Looking back, I can only say that yes, I worked really hard, but I have been extremely fortunate to be able to earn a PhD from one of the leading Universities. Now, do I think it is fair that women, in particular Blacks and Hispanics, are stereotyped or even discriminated? Of course not, but the issue here is greater than this. Stereotyping and discrimination depend on several variables. For instance, geography, demographics, education, and income all play a role.

I have Hispanic Engineer friends who work in different industries in non-traditional roles, and I have observed that the ones who work in New York City are less likely to be stereotyped or discriminated than the ones elsewhere. Do I think that as women we should support each other and create societies that inspire and help us navigate the system? Of course yes! Motivating and helping women pursue a career in the field of science will help increase the percentage of women in these challenging positions. Over time, this will lead to a greater representation of the number of blacks and Latina women scientists, and this current stereotype and discrimination will eventually vanish.

About the author: Angela Jimenez recently completed her PhD in Chemical and Biomolecular engineering in the laboratory of Denis Wirtz, associate director of INBT and Vice Provost for Research at Johns Hopkins University.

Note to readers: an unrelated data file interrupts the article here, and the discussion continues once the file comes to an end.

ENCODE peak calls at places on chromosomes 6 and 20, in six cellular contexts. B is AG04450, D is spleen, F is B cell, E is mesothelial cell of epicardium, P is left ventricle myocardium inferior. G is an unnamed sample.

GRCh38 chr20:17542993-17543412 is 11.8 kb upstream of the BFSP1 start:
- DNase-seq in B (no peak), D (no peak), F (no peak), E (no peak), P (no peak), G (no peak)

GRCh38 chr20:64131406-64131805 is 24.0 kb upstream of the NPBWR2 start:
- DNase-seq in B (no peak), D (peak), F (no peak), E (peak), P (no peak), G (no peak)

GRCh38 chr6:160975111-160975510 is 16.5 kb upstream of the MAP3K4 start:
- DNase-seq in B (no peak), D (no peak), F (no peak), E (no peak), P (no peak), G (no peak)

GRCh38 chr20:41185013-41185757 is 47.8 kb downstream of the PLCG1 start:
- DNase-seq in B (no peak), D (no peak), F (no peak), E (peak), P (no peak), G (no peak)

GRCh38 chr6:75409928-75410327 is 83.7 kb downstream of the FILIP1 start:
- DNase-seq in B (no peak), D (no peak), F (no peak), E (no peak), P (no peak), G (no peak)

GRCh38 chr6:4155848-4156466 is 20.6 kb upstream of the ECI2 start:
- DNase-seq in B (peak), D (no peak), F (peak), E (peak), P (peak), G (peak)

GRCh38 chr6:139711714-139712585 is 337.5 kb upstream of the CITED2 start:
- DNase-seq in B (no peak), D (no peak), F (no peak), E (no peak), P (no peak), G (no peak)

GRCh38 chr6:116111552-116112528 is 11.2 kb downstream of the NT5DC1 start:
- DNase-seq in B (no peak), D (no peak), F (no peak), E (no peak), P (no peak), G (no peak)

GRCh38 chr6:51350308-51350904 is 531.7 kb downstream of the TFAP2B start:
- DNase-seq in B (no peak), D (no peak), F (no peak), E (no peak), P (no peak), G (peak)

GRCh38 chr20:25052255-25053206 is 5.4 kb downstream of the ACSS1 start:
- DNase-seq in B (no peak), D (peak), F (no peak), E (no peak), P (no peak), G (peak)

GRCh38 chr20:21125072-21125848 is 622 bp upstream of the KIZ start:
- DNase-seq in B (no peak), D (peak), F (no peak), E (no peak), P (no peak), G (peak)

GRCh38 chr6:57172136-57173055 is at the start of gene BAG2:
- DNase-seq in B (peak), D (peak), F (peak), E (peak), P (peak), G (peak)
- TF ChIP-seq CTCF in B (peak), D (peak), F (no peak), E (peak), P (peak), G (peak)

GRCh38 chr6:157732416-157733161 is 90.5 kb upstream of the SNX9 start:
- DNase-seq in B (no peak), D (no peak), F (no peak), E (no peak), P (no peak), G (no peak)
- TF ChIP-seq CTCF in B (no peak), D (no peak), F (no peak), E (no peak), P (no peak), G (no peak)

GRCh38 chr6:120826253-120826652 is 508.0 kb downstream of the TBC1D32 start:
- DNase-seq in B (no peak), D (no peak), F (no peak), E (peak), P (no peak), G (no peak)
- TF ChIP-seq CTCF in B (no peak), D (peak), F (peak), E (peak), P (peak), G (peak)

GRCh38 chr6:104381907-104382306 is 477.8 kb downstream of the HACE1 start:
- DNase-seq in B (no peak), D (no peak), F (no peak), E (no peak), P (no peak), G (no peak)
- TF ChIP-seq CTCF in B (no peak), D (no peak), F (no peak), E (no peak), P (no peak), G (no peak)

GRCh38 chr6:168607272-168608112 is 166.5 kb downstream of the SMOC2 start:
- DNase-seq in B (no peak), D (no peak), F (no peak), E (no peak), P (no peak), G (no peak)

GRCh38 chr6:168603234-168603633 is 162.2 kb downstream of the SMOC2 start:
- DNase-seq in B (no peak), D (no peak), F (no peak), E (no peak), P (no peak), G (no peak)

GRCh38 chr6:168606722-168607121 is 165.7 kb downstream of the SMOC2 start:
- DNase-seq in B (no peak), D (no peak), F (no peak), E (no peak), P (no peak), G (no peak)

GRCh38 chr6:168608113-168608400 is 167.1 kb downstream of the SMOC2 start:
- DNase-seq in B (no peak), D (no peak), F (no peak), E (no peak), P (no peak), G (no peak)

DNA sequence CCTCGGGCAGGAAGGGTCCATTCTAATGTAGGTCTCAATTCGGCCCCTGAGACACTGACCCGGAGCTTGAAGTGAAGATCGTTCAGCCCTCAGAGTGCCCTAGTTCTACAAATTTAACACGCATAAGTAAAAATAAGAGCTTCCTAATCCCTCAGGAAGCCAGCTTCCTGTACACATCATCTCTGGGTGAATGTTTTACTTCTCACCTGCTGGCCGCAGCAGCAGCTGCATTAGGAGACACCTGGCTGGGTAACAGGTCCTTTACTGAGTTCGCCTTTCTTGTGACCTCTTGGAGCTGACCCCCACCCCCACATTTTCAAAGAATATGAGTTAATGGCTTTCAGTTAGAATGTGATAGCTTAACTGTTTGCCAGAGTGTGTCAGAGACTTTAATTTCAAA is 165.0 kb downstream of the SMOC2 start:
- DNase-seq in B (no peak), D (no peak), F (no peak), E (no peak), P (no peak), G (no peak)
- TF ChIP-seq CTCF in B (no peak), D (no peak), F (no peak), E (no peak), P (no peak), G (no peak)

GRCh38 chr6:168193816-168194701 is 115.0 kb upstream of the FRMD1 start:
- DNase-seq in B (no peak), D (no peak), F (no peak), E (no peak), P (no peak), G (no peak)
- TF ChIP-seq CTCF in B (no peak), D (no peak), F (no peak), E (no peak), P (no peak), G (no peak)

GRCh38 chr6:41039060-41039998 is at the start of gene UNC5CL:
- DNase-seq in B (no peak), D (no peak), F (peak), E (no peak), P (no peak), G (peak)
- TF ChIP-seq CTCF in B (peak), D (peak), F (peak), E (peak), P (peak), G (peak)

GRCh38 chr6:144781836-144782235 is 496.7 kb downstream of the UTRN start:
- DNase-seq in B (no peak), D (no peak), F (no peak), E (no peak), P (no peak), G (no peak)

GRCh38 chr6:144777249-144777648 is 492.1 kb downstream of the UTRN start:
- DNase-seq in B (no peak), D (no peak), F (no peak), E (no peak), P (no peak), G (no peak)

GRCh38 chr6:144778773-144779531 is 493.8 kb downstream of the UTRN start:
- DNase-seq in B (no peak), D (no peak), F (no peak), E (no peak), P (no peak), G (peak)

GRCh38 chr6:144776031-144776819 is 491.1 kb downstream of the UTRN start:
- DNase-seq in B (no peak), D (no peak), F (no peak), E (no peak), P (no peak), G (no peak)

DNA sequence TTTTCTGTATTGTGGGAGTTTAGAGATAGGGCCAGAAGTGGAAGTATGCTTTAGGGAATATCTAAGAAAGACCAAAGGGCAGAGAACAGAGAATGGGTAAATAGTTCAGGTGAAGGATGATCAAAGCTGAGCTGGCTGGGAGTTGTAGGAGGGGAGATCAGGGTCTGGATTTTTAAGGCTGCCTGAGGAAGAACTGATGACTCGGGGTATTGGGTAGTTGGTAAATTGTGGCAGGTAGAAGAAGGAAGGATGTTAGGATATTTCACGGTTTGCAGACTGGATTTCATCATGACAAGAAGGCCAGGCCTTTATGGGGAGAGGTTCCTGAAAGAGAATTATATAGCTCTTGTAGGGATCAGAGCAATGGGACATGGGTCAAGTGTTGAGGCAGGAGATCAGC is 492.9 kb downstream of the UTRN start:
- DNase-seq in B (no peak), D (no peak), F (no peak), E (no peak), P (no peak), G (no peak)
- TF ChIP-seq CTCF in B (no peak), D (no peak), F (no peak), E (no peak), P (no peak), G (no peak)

Top poster presenters awarded Nikon cameras at Neuro X symposium.

More than 300 people attended the Neuro X symposium hosted May 1 by Johns Hopkins Institute for NanoBioTechnology at the Owens Auditorium on the medical campus. The morning featured six faculty experts from several disciplines (see pdf of agenda here). In the afternoon, nearly 70 posters were on display and three presenters earned top honors for their work.  Posters were judged on research value, quality of content and overall graphic presentation. Prizes included three different Nikon Coolpix cameras, provided by Nikon.

Maria Barbano

1at prize winner Maria Barbano with INBT director Peter Searson

First prize went to Maria Flavia Barbano, a senior research specialist in the Department of Psychological and Brain Sciences, for her poster Differential effects of photoactivating GABAergic lateral hypothalamic neurons projecting to ventral tegmental area in feeding and reward.

Second prize was awarded to Ran Lin (not pictured), a predoctoral candidate in the Department of Chemical and Biomolecular Engineering, for her poster A Dual Peptide Conjugation Strategy for Improved Cellular Uptake and Mitochondria.

Third prize was presented to Jennifer Dailey, predoctoral candidate in the Department of Material Science and Engineering, for her poster Optoelectronic Signaling for detecting Methicillin-resistant Staphylococcus Aureus (MRSA) and Related Pathogens by Multidentate Antigen-Nanoparticle Agglomeration.

Jennifer Dailey

3rd prize winner Jennifer Dailey

INBT would like to thank our judges who came from the university and from industry. They included Chao Wang, assistant professor in chemical and biomolecular engineering, Peter Searson, INBT director and professor of materials science and engineering, Esther Kieserman of Nikon, and assistant professor Seulki Lee and professor Robert Ivkov both from the Johns Hopkins School of Medicine.

For all press inquiries regarding INBT, its faculty and programs, contact Mary Spiro, mspiro@jhu.edu or 410-516-4802.

Chien’s magnetism work recognized with prestigious award

Chia-Ling Chien

Chia-Ling Chien